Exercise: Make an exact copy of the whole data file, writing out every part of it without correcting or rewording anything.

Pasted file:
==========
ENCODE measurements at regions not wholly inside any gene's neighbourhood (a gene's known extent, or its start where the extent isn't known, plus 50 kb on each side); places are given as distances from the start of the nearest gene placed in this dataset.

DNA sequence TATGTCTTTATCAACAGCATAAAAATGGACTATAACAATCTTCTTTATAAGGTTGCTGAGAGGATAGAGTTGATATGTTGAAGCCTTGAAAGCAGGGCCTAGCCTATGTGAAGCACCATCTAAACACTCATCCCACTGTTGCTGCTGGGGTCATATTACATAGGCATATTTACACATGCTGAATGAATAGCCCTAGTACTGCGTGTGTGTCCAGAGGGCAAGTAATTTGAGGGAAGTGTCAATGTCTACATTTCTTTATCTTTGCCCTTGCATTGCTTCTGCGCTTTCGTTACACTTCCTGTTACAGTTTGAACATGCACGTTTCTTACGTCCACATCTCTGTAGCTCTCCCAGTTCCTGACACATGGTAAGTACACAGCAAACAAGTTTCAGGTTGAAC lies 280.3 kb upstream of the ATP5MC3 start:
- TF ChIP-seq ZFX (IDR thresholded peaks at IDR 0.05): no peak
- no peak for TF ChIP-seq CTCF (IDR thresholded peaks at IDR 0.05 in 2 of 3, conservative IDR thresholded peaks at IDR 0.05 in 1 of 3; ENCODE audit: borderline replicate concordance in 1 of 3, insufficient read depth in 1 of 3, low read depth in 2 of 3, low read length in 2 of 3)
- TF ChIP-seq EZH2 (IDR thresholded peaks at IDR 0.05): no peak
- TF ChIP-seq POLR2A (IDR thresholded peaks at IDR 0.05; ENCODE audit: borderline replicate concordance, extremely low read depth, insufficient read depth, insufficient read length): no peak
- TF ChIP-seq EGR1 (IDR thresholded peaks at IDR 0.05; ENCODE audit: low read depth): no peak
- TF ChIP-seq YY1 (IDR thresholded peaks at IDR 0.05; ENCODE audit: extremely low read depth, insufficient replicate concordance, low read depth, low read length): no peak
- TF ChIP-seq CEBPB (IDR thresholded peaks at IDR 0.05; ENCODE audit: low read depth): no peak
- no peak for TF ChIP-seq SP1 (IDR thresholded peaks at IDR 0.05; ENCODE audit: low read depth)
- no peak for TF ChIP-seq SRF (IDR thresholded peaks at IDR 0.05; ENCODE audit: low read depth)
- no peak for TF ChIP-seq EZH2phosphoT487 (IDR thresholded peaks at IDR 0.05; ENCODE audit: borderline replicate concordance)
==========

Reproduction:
ENCODE measurements at regions not wholly inside any gene's neighbourhood (a gene's known extent, or its start where the extent isn't known, plus 50 kb on each side); places are given as distances from the start of the nearest gene placed in this dataset.

DNA sequence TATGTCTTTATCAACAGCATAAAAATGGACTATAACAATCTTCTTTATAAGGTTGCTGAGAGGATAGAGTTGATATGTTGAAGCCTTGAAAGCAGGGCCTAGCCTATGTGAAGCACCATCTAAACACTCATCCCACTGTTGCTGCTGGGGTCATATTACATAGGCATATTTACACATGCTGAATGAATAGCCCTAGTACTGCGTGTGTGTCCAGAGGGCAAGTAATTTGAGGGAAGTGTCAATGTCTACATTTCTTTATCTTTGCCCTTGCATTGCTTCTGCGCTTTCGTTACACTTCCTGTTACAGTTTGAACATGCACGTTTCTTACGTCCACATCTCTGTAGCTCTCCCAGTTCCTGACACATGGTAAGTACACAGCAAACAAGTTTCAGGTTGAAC lies 280.3 kb upstream of the ATP5MC3 start:
- TF ChIP-seq ZFX (IDR thresholded peaks at IDR 0.05): no peak
- no peak for TF ChIP-seq CTCF (IDR thresholded peaks at IDR 0.05 in 2 of 3, conservative IDR thresholded peaks at IDR 0.05 in 1 of 3; ENCODE audit: borderline replicate concordance in 1 of 3, insufficient read depth in 1 of 3, low read depth in 2 of 3, low read length in 2 of 3)
- TF ChIP-seq EZH2 (IDR thresholded peaks at IDR 0.05): no peak
- TF ChIP-seq POLR2A (IDR thresholded peaks at IDR 0.05; ENCODE audit: borderline replicate concordance, extremely low read depth, insufficient read depth, insufficient read length): no peak
- TF ChIP-seq EGR1 (IDR thresholded peaks at IDR 0.05; ENCODE audit: low read depth): no peak
- TF ChIP-seq YY1 (IDR thresholded peaks at IDR 0.05; ENCODE audit: extremely low read depth, insufficient replicate concordance, low read depth, low read length): no peak
- TF ChIP-seq CEBPB (IDR thresholded peaks at IDR 0.05; ENCODE audit: low read depth): no peak
- no peak for TF ChIP-seq SP1 (IDR thresholded peaks at IDR 0.05; ENCODE audit: low read depth)
- no peak for TF ChIP-seq SRF (IDR thresholded peaks at IDR 0.05; ENCODE audit: low read depth)
- no peak for TF ChIP-seq EZH2phosphoT487 (IDR thresholded peaks at IDR 0.05; ENCODE audit: borderline replicate concordance)